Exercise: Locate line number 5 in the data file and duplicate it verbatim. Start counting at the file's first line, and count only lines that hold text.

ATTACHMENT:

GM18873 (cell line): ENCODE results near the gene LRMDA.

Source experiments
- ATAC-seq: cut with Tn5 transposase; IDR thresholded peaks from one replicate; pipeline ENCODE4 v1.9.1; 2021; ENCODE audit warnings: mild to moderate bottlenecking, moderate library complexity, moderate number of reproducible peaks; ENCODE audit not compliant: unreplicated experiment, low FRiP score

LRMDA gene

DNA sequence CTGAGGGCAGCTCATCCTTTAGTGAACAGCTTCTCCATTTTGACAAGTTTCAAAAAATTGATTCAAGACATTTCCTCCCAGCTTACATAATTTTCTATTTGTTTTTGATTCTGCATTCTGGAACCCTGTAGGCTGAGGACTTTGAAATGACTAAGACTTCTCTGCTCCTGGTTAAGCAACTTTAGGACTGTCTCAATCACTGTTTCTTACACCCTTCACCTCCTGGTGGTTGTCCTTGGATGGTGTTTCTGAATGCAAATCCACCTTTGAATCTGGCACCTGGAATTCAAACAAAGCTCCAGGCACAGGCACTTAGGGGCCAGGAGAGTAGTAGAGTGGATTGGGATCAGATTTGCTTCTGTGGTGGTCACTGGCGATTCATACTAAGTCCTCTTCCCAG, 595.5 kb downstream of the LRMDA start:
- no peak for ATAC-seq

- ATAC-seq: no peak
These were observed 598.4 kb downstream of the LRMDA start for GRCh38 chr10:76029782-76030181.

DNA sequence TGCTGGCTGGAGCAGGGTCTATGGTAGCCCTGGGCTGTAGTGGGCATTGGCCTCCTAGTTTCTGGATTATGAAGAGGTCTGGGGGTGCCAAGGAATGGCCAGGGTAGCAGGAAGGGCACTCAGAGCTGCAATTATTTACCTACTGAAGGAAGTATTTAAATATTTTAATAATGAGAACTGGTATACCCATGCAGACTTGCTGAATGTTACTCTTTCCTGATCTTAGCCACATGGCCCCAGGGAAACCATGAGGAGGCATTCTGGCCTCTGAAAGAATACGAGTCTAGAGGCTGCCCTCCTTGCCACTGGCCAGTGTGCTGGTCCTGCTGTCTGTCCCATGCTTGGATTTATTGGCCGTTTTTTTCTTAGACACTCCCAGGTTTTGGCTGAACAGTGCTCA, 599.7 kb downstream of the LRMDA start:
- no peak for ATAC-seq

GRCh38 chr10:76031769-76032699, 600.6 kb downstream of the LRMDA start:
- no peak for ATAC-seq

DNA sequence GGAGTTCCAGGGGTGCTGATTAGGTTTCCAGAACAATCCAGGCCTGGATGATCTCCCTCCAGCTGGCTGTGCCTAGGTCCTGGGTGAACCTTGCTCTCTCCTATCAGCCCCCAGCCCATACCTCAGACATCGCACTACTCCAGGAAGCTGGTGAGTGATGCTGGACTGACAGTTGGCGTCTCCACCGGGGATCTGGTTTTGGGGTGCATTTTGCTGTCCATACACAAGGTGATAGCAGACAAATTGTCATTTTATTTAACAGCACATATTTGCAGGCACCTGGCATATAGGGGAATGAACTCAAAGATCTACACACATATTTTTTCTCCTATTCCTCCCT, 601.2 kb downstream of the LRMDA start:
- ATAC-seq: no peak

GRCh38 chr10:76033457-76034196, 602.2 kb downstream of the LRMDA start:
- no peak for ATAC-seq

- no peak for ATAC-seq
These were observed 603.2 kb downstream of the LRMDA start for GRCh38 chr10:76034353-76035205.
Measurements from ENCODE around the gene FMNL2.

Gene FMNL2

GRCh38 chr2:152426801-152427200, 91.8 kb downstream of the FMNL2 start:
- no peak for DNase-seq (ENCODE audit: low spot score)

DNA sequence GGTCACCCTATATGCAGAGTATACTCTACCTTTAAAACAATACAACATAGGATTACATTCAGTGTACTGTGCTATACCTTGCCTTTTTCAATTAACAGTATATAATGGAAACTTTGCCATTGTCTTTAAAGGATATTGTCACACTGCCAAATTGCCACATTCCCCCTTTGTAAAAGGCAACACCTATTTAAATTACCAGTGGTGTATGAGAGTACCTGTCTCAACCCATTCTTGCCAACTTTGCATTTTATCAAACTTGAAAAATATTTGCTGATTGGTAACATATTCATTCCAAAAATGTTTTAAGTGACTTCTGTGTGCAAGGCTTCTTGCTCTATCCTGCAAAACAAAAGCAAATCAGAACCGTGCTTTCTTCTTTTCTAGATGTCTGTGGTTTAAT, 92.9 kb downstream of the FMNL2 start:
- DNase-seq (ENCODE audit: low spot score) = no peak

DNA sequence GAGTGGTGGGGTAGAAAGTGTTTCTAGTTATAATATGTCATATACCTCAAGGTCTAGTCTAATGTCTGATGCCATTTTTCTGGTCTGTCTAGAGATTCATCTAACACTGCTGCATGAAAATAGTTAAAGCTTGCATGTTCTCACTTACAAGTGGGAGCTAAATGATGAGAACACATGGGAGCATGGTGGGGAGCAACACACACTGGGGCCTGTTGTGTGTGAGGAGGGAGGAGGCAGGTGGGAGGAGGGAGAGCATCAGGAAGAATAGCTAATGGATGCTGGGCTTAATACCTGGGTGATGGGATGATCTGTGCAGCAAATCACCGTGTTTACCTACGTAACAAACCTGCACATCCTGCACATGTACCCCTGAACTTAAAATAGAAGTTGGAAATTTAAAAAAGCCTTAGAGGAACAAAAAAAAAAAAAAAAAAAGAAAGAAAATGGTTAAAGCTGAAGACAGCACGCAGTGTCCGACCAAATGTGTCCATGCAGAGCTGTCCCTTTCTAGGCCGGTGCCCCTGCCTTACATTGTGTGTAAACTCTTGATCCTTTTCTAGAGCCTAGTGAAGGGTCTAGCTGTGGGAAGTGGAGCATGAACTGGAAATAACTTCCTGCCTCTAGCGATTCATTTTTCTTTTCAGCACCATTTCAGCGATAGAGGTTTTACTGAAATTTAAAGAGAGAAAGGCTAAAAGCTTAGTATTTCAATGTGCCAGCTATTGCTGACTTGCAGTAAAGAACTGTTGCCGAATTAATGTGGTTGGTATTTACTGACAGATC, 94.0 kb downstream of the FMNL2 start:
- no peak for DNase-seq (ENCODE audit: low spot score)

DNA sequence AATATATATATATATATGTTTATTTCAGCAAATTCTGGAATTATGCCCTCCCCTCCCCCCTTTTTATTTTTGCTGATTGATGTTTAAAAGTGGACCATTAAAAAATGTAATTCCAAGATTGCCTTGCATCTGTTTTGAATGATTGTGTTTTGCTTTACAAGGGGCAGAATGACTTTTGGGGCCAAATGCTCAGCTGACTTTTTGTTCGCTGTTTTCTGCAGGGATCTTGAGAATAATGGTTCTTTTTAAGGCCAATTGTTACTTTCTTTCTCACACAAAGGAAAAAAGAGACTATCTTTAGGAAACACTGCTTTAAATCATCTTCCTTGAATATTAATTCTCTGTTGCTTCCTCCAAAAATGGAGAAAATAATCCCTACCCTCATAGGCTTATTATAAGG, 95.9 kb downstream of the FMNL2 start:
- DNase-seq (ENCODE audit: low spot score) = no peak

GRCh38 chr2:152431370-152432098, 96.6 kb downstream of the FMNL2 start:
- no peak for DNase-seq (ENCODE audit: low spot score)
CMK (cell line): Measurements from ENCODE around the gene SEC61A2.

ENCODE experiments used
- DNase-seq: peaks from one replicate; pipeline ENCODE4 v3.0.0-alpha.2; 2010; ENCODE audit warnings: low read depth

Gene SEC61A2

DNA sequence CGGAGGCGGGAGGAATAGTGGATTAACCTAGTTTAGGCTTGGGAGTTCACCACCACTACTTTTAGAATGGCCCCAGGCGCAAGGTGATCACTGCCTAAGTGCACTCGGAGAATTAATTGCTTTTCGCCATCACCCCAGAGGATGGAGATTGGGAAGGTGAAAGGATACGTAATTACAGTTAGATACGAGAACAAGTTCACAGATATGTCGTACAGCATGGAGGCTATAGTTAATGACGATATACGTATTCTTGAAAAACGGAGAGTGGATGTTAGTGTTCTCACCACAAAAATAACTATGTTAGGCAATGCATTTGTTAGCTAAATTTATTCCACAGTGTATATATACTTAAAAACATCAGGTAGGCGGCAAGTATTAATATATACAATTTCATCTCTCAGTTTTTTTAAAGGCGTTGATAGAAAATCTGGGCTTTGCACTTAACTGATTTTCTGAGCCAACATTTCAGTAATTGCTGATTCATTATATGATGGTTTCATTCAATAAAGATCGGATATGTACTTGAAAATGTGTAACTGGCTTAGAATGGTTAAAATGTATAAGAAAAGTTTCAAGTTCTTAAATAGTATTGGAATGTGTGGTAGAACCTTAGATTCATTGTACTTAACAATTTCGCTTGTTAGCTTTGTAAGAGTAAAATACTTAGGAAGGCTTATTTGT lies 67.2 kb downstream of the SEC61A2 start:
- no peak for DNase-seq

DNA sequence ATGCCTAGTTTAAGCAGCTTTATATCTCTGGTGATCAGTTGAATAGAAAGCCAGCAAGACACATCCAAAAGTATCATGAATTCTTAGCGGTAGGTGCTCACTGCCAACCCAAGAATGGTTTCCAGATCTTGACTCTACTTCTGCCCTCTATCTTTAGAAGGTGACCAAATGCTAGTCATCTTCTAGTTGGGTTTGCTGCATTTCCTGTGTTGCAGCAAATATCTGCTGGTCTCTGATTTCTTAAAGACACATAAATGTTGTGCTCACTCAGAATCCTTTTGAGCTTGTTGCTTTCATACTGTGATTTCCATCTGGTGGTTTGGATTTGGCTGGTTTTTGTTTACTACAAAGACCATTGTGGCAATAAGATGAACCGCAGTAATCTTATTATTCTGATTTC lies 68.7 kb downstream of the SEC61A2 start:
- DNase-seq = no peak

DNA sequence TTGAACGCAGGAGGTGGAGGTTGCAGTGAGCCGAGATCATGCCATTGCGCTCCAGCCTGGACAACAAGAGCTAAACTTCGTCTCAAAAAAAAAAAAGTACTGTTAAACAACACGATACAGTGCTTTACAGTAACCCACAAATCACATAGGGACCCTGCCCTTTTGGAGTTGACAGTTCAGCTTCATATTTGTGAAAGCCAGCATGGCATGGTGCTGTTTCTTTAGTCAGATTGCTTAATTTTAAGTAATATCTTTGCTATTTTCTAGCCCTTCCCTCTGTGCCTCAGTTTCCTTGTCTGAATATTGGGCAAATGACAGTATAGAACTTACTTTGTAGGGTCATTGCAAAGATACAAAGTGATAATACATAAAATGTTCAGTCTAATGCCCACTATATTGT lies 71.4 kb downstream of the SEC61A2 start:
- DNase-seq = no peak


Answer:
DNA sequence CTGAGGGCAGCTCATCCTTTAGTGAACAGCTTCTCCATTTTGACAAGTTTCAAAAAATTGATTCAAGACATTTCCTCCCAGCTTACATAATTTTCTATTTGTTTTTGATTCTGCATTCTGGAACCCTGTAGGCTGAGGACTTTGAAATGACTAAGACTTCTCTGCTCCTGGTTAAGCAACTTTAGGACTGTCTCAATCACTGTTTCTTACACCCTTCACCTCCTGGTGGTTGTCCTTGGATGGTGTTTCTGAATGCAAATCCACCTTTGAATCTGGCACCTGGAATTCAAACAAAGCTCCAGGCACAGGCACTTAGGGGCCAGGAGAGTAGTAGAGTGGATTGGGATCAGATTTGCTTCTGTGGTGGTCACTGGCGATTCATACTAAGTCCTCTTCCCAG, 595.5 kb downstream of the LRMDA start: